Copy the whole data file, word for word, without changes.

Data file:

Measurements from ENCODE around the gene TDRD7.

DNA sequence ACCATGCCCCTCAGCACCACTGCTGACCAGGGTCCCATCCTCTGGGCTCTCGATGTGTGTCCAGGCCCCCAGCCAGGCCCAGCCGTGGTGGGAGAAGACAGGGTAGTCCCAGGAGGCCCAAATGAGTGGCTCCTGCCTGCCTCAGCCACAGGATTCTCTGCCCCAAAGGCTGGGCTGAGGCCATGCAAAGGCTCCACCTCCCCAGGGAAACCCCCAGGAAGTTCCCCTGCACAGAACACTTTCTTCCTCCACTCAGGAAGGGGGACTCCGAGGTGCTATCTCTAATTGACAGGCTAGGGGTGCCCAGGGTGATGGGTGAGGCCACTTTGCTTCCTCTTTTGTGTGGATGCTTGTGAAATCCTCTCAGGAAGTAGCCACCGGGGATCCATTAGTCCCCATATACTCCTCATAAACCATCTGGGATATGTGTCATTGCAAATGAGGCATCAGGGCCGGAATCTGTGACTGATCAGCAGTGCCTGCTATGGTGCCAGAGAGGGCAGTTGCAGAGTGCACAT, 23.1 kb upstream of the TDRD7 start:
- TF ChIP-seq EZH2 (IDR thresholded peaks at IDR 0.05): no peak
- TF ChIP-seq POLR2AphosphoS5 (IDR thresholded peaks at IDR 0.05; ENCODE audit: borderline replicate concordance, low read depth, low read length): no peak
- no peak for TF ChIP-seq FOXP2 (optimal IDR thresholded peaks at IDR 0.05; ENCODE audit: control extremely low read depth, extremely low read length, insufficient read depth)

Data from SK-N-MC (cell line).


Measurements from ENCODE around the gene TDRD7.

DNA sequence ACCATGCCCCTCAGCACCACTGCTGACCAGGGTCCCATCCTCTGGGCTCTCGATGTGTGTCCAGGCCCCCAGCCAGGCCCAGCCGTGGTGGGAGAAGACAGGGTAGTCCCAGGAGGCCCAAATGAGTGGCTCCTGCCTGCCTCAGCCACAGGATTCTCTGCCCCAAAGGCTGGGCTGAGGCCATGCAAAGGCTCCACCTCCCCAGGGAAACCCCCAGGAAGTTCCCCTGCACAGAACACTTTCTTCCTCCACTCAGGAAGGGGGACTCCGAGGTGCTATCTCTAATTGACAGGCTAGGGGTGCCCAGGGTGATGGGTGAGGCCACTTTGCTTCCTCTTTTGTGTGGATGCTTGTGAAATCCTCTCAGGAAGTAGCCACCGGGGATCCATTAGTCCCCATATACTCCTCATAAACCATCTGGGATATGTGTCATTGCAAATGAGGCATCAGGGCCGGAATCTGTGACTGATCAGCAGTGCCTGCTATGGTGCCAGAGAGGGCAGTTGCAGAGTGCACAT, 23.1 kb upstream of the TDRD7 start:
- TF ChIP-seq EZH2 (IDR thresholded peaks at IDR 0.05): no peak
- TF ChIP-seq POLR2AphosphoS5 (IDR thresholded peaks at IDR 0.05; ENCODE audit: borderline replicate concordance, low read depth, low read length): no peak
- no peak for TF ChIP-seq FOXP2 (optimal IDR thresholded peaks at IDR 0.05; ENCODE audit: control extremely low read depth, extremely low read length, insufficient read depth)

Data from SK-N-MC (cell line).